I stand up from plush-looking, synthetic, scratchy chair and extend a hand. For the last hour, I’ve been straight-backed and smoothing down my slightly northern accent to impress a man who holds a little bit of my (potential) career in his hands. He is taking our chat decidedly less seriously I deduce from the fact he has propped his legs up, lazily, on the table between us for its duration, and sighed impatiently at my answers. I am slightly annoyed at his apathy but I also want the job. So when he deflects my hand and hugs me at the end of the interview, I just… let him.
Today I was reminded of this weird little exchange after reading that Ted Baker’s founder, Ray Kelvin, 63, has stepped down from his role as chief executive and as a director of the company following multiple claims of his inappropriate behaviour in the workplace. Kelvin, Ted Baker workers say, conducted a regime of “forced hugging”, which he vehemently denies. News comes after more than 1000 people signed a petition to protest Kelvin’s alleged harassment and over 60 current or former employees have filed formal complaints about his behaviour. They allege that he not only hugged them inappropriately, but kissed their ears and insisted on giving them shoulder massages. The petition also claims that previous complaints against Kelvin, who has sat at the helm of the company for more than 30 years, were “willfully ignored” by those in charge. “I’ve seen the CEO ask young female members of staff to sit on his knee, cuddle him, or let him massage their ears,” the petition claimed. In reply, HR staff reportedly said it was “just what Ray’s like.”
Almost immediately, the news of Kelvin’s departure was filed neatly under the “hugging row” and, inevitably, the eyes of the internet began rolling. “Forced hugging!” tweeters delighted, “That’s it, I’m going to jail!”. “Jesus wept!”, another remarked. While many of us would recoil at the thought of having to hug our boss, Kelvin delighted in it, according to a statement released on his behalf which denies any wrongdoing. “While the claims made are entirely at odds with the values of our business and those of our CEO, we take them very seriously,” the company said, adding, “Ray greets many people he meets with a hug – be it a shareholder, investor, supplier, partner, customer or colleague. Hugs have become part of Ted Baker’s culture, but are absolutely not insisted upon.”
That “hugs have become part of Ted Baker’s culture” is disturbing enough. But, regardless of Kelvin’s culpability in this particular example, the wider discussion around “forced hugging” is an interesting one. The reductive language used to describe a feeling of being intensely uncomfortable is revealing about how we see behaviour like this in the workplace and out of it: that to raise a complaint about it would be hyperbolic; that being uncomfortable is something to be accepted, not challenged.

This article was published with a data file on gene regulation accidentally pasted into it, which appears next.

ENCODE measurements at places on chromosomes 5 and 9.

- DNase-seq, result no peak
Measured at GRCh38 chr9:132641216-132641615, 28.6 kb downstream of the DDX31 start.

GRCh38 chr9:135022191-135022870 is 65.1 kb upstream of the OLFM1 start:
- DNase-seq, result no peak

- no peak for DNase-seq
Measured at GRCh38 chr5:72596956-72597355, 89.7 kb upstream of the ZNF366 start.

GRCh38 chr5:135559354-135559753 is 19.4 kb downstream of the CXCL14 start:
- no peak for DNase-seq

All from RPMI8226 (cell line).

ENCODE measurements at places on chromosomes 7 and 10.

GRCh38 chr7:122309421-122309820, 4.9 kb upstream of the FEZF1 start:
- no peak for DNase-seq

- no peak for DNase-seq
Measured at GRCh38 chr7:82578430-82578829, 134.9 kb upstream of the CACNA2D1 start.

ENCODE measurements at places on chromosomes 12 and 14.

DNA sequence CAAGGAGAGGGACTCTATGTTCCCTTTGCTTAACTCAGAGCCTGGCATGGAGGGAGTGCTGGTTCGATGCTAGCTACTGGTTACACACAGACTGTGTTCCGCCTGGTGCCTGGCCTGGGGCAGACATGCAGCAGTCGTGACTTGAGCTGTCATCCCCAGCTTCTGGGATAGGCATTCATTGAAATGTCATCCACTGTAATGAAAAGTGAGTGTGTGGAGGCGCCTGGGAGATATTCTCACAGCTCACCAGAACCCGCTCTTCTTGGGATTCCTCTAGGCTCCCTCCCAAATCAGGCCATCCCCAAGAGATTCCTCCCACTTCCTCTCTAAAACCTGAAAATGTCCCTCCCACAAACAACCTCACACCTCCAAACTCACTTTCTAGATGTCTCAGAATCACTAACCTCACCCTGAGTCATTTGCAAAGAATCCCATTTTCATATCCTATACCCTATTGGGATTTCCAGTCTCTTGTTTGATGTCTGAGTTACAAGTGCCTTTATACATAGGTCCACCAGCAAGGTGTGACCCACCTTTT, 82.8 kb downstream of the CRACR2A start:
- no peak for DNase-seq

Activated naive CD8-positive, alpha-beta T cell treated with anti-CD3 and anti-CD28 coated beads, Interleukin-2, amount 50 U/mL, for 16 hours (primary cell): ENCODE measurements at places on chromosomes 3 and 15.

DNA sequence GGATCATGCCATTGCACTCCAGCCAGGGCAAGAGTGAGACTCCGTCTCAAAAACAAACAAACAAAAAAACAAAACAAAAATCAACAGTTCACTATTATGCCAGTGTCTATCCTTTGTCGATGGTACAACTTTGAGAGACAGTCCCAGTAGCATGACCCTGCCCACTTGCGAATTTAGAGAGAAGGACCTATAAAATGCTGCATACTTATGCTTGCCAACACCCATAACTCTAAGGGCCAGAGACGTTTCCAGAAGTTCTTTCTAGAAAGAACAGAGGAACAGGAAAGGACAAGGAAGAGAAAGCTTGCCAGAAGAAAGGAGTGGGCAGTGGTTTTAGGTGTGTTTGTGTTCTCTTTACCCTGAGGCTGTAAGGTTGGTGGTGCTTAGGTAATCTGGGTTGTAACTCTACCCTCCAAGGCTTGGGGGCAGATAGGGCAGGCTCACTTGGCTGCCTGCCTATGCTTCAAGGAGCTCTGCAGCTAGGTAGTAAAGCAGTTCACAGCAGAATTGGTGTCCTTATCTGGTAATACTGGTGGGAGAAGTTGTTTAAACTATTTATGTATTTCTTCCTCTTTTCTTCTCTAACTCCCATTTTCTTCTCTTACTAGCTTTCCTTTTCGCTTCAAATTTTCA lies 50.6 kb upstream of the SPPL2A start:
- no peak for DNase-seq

For years that’s how it has been. We all know when a male serial hugger transitions from annoying to creepy. We all know when a hug is not a hug; we’ve each seethed at the brashness of a man pulling your chest against his while he silently sizes up your tits in a way so insidious you feel stupid if you dare to point it out. We put up with the hand that sits too low on the hips, or a few inches too far around your back on the outline of your bra under a shirt. Until Weinstein, and #MeToo, those things were considered too insignificant – women’s bodies, arguably, were considered too unimportant – to warrant talk.
But we’ve long known that these sexual microaggressions can act as a “gateway mechanism” to sexual offences. And leaving these behaviours unchallenged can only allow them to grow in confidence. As confident, perhaps, as Phillip Green who was, this weekend, seen kissing an alleged employee who is sitting on his knee, referring to her only as “Naughty”, in a video leaked to The Sun newspaper. did anything illegal, but it's no surprise the tabloid bellowed 'Slime Green' on Saturday’s front page.
The outcome of Ray Kelvin’s case remains to be seen pending further investigation. For now, the questions it has raised are useful.
The man who hugged me at the end of my interview offered me the job (but not before demanding that I book his daughter an Uber on his phone because, he said, “you’re young” and “I don’t care to learn how to do it”). I turned it down, but I didn't speak up and I wish I had. Instead I just didn’t progress at a company where I had potential, partly because of his behaviour, while he flourished. How many other women must do the same?